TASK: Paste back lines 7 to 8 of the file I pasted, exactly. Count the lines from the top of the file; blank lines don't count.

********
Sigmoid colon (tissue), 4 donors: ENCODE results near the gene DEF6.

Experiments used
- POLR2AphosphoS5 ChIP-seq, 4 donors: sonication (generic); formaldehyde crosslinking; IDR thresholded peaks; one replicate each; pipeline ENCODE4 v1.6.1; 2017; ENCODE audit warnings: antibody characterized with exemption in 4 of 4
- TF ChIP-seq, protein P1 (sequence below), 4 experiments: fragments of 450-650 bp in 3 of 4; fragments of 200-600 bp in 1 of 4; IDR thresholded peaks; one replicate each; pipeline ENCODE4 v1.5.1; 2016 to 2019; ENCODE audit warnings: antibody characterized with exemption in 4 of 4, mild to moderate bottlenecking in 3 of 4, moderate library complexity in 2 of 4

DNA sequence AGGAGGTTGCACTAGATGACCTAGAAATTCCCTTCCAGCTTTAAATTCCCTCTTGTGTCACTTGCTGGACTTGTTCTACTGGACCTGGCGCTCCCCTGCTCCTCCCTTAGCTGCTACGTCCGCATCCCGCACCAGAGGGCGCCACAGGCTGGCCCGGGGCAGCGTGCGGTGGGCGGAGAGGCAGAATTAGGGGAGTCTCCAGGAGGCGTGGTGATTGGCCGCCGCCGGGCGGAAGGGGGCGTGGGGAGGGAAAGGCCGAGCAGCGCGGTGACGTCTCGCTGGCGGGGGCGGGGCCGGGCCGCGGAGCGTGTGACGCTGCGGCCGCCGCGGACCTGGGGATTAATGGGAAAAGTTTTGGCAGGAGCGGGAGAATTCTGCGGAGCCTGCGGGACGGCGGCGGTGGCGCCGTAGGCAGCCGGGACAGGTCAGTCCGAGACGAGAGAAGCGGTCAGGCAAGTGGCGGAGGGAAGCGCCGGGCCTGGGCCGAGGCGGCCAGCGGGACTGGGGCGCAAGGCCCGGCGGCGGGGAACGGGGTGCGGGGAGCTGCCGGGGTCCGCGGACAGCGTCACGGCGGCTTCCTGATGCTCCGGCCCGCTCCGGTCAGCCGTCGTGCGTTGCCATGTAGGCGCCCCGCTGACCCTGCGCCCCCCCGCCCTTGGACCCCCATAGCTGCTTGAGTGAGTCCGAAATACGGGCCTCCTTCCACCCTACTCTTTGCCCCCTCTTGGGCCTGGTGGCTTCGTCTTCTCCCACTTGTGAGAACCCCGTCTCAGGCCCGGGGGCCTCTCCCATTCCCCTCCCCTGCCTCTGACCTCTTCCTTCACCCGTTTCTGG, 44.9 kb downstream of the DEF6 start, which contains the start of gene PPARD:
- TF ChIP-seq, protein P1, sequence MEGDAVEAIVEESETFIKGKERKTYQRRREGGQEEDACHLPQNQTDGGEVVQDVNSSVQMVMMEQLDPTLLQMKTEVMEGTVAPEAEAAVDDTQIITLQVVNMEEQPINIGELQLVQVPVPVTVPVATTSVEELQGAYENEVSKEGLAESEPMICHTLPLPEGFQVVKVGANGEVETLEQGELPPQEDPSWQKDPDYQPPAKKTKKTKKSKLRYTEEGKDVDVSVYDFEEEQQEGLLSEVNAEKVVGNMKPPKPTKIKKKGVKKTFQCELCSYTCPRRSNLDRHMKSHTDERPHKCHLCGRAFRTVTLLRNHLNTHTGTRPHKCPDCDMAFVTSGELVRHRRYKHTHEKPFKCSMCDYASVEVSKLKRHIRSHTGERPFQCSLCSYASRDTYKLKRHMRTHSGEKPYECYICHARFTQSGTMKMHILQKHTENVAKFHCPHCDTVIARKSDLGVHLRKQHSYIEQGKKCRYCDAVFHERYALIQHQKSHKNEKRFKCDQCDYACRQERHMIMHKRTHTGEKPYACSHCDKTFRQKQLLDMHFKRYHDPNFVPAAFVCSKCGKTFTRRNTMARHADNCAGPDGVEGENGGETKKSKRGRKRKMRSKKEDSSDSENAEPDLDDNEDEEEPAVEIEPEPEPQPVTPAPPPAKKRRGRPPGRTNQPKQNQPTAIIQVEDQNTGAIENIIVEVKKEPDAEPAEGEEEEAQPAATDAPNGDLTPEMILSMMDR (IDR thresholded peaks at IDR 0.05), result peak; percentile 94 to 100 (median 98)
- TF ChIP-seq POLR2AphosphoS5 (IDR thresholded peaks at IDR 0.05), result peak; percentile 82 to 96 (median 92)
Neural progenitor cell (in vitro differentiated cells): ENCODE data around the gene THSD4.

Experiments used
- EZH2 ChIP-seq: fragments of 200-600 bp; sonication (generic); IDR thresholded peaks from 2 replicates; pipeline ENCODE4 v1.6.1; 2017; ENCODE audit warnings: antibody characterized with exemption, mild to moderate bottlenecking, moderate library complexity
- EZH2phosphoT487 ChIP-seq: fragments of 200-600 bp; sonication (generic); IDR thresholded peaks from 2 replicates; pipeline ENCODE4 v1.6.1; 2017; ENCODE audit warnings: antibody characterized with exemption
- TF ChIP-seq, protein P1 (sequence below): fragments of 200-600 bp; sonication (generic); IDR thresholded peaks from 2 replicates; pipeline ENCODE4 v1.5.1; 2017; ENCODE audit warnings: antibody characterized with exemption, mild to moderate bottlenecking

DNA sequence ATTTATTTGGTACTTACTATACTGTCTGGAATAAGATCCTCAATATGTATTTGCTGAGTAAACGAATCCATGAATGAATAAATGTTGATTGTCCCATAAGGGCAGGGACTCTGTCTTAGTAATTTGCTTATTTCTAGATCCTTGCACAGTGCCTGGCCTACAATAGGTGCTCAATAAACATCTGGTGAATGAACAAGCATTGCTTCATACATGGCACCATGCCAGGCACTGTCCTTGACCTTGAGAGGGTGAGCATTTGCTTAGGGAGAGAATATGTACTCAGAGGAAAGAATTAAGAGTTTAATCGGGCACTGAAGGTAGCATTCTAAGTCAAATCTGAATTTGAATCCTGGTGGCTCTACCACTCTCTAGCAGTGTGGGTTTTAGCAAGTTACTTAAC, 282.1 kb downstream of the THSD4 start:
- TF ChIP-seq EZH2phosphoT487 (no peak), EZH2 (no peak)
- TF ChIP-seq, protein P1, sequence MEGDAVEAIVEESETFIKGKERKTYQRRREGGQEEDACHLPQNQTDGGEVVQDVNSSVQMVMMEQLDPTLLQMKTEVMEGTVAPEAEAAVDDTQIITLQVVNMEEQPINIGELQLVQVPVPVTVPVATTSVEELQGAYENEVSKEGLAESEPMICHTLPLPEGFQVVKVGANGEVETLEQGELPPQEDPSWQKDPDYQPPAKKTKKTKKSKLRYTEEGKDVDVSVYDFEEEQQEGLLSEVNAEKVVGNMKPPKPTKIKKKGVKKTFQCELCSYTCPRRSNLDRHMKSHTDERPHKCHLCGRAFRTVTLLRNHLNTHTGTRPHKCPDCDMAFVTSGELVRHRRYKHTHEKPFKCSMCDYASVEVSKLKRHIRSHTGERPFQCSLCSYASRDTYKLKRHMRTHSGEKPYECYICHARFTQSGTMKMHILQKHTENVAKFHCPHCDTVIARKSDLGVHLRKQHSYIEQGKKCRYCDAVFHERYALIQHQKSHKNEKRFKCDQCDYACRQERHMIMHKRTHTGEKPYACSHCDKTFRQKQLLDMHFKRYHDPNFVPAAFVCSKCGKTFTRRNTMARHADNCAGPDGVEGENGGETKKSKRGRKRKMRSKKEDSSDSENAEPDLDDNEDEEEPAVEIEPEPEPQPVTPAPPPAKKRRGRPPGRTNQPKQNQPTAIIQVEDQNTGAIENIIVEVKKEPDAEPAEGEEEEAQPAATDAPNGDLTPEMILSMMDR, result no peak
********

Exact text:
- TF ChIP-seq POLR2AphosphoS5 (IDR thresholded peaks at IDR 0.05), result peak; percentile 82 to 96 (median 92)
Neural progenitor cell (in vitro differentiated cells): ENCODE data around the gene THSD4.